If you’re not home and you currently have no internet access through a cellular network, it is easy to be tempted to use one of those free Wi-Fi networks that you can find in many public spaces. Whether it is in a mall, in a coffee shop, or at the airport, many people tend to be thrilled when they discover that elusive oasis of connectivity in an otherwise barren digital desert.
For a lot of people, free wireless networks are indispensable and unavoidable. Consider a traveler who can’t get a hold of a portable Wi-Fi unit or a foreign SIM card and whose only way of connecting to the Internet at the moment is through a hotel’s free wireless network. Or how about a student who has to rely on the library’s wireless network in order to do some research. The truth is that free wireless networks are very convenient, but they can also pose security risks.
The dangers of using public Wi-Fi networks
When you use a public network, you’re sharing it with scores—maybe hundreds—of other people. Even if such networks use passwords, there’s still no telling what sort of individuals are actually using the same network as you. In many cases, people with criminal intention do go out of their way to intercept data being sent through public Wi-Fi networks. Malicious activities like identity theft, stealing someone’s bank information, or compromising an organization’s corporate data can be perpetrated through a non-secure or bogus public wireless network.
Be Vigilant and Protect Yourself: Helpful Tips to Consider
No matter where you are, it is important to observe safety practices that can help provide you with an optimum level of security. Below are some best practices that you can observe in order to protect yourself.
Make sure that you have web encryption
One of the most basic precautionary measures that you can follow when using the web over a public Wi-Fi network is to check if your communication has HTTPS encryption. The browser you are using will usually indicate this through a lock icon on the address bar.
Many websites such as Gmail, Facebook, and Paypal offer secure browsing by default, while others will only support it when you input “https” manually on the address bar. Nevertheless, most sites will not have this protection at all, so if you need to use sensitive information such as passwords or bank details, it would be best not to do it over a public wireless network. Wait until you get back home so you can use your wireless home network instead.
Make certain that you’re not using a fake network
You might discover a Wi-Fi network that looks like the official public wireless network of an establishment or a public space, but there’s really no stopping criminals from setting up a network and naming it in a way that makes it look legitimate.
For instance, how sure are you that the “Cheesecake Factory Guest Wi-Fi” network that you joined is legit and not one that has been set up by a hacker? You can avoid becoming a victim of a bogus network by confirming its authenticity with the establishment’s service crew or the front desk. It only takes a few seconds for you to do this.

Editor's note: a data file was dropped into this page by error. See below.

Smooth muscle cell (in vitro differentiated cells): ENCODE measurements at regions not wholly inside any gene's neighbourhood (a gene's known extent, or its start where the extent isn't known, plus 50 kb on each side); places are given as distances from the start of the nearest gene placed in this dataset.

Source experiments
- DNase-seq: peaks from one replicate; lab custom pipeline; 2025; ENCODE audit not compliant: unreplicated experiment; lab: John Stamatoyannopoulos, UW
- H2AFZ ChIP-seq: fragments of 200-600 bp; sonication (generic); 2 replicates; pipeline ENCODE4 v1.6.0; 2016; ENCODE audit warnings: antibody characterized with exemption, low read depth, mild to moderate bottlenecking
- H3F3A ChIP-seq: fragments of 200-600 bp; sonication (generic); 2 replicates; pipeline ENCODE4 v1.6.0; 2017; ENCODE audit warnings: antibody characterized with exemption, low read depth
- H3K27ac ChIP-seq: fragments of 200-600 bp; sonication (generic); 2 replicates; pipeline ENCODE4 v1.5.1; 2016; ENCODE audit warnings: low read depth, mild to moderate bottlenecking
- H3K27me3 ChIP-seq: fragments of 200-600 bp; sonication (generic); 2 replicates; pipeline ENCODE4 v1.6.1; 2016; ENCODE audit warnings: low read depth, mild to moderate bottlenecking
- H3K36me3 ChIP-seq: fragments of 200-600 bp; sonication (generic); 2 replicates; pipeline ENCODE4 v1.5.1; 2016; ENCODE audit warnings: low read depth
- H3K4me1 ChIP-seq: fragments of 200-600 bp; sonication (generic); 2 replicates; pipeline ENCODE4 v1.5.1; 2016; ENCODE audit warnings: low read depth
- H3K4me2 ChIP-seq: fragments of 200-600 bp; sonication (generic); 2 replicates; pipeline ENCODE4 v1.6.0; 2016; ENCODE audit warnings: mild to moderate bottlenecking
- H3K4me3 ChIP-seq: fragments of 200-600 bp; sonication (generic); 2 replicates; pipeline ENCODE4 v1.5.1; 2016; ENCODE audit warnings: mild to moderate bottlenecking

Employ a VPN
A VPN or a virtual private network is a tool that allows you to keep your browsing sessions private. It is a like a private passageway that encrypts the data sent to and from your device, as if it is directly connected to the private network. There are many VPN services available in the market, so do your bit of research to find out which one best suits your requirements.
Use two-factor authentication
Two-factor authentication, otherwise known as 2FA, is a method used by many web services to confirm the identity of a user. It works in much the same way as someone who wants to withdraw money from a bank ATM. For such transactions, it isn’t enough that the person has the physical ATM card; he or she also needs the PIN number.
For online activities like logging into a website, 2FA adds a layer of protection on top of a password. For instance, when you use 2FA for logging into Gmail, you wouldn’t be able to log in just by using the password. The service will also send you a verification code via a landline phone or by SMS, which you will then need to use to log in to the account.
Make sure your device does not auto-join old networks
Hackers can exploit the vulnerability of users whose devices are configured to auto-join previously joined networks. As already pointed out, it is fairly easy for criminals to create networks with specific names. All they have to do is to produce an impostor network with exactly the same name as a legitimate one, and devices that have joined the legit network in the past can get tricked into joining the bogus one when they get within range. To make sure that this doesn’t happen, delete or “forget” old networks by removing them from the list of networks you previously joined.
Update and get a shield
Finally, in addition to everything that has been mentioned, you should also make sure that your browser and apps are updated all the time. It will also help if you can protect your device with a robust antivirus and antimalware software as well.
With the right tools and methods, you’ll be able to effectively safeguard your device and information when using a public wireless network.